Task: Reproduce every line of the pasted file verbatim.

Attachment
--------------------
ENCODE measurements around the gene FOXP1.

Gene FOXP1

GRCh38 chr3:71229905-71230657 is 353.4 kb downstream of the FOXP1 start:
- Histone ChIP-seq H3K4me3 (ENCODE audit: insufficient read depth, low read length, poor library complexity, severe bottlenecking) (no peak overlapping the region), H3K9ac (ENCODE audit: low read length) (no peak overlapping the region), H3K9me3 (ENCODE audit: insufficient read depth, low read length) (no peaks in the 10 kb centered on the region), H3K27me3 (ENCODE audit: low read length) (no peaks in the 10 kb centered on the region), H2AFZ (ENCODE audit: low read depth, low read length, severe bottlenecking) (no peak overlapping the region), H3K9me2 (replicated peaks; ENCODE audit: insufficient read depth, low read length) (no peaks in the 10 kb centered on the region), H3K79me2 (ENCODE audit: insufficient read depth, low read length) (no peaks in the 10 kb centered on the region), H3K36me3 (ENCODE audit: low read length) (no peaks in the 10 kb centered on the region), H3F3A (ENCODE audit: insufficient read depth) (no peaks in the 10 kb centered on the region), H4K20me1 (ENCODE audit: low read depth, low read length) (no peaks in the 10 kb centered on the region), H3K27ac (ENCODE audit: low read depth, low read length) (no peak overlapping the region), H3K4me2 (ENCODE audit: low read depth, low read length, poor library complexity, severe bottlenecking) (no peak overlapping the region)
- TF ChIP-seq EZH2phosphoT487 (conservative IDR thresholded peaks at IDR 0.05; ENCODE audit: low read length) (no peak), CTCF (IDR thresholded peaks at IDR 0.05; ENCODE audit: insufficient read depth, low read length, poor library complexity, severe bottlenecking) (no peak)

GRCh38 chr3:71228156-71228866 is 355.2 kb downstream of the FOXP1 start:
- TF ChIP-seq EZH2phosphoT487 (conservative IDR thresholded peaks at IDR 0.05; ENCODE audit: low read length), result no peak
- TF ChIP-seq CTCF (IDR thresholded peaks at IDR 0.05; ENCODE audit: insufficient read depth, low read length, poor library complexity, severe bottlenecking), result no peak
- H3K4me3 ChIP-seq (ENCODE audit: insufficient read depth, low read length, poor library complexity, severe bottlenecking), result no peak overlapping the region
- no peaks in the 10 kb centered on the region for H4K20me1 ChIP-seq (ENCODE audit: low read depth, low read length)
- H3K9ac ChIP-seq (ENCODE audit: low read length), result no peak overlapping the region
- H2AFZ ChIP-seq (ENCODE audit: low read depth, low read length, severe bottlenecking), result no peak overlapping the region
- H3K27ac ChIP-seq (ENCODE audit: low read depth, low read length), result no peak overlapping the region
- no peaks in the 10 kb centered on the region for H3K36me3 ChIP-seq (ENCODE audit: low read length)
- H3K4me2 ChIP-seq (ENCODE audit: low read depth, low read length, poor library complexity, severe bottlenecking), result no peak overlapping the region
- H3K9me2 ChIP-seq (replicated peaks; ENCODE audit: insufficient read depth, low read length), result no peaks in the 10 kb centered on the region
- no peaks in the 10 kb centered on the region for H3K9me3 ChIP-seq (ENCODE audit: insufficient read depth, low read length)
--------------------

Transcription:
ENCODE measurements around the gene FOXP1.

Gene FOXP1

GRCh38 chr3:71229905-71230657 is 353.4 kb downstream of the FOXP1 start:
- Histone ChIP-seq H3K4me3 (ENCODE audit: insufficient read depth, low read length, poor library complexity, severe bottlenecking) (no peak overlapping the region), H3K9ac (ENCODE audit: low read length) (no peak overlapping the region), H3K9me3 (ENCODE audit: insufficient read depth, low read length) (no peaks in the 10 kb centered on the region), H3K27me3 (ENCODE audit: low read length) (no peaks in the 10 kb centered on the region), H2AFZ (ENCODE audit: low read depth, low read length, severe bottlenecking) (no peak overlapping the region), H3K9me2 (replicated peaks; ENCODE audit: insufficient read depth, low read length) (no peaks in the 10 kb centered on the region), H3K79me2 (ENCODE audit: insufficient read depth, low read length) (no peaks in the 10 kb centered on the region), H3K36me3 (ENCODE audit: low read length) (no peaks in the 10 kb centered on the region), H3F3A (ENCODE audit: insufficient read depth) (no peaks in the 10 kb centered on the region), H4K20me1 (ENCODE audit: low read depth, low read length) (no peaks in the 10 kb centered on the region), H3K27ac (ENCODE audit: low read depth, low read length) (no peak overlapping the region), H3K4me2 (ENCODE audit: low read depth, low read length, poor library complexity, severe bottlenecking) (no peak overlapping the region)
- TF ChIP-seq EZH2phosphoT487 (conservative IDR thresholded peaks at IDR 0.05; ENCODE audit: low read length) (no peak), CTCF (IDR thresholded peaks at IDR 0.05; ENCODE audit: insufficient read depth, low read length, poor library complexity, severe bottlenecking) (no peak)

GRCh38 chr3:71228156-71228866 is 355.2 kb downstream of the FOXP1 start:
- TF ChIP-seq EZH2phosphoT487 (conservative IDR thresholded peaks at IDR 0.05; ENCODE audit: low read length), result no peak
- TF ChIP-seq CTCF (IDR thresholded peaks at IDR 0.05; ENCODE audit: insufficient read depth, low read length, poor library complexity, severe bottlenecking), result no peak
- H3K4me3 ChIP-seq (ENCODE audit: insufficient read depth, low read length, poor library complexity, severe bottlenecking), result no peak overlapping the region
- no peaks in the 10 kb centered on the region for H4K20me1 ChIP-seq (ENCODE audit: low read depth, low read length)
- H3K9ac ChIP-seq (ENCODE audit: low read length), result no peak overlapping the region
- H2AFZ ChIP-seq (ENCODE audit: low read depth, low read length, severe bottlenecking), result no peak overlapping the region
- H3K27ac ChIP-seq (ENCODE audit: low read depth, low read length), result no peak overlapping the region
- no peaks in the 10 kb centered on the region for H3K36me3 ChIP-seq (ENCODE audit: low read length)
- H3K4me2 ChIP-seq (ENCODE audit: low read depth, low read length, poor library complexity, severe bottlenecking), result no peak overlapping the region
- H3K9me2 ChIP-seq (replicated peaks; ENCODE audit: insufficient read depth, low read length), result no peaks in the 10 kb centered on the region
- no peaks in the 10 kb centered on the region for H3K9me3 ChIP-seq (ENCODE audit: insufficient read depth, low read length)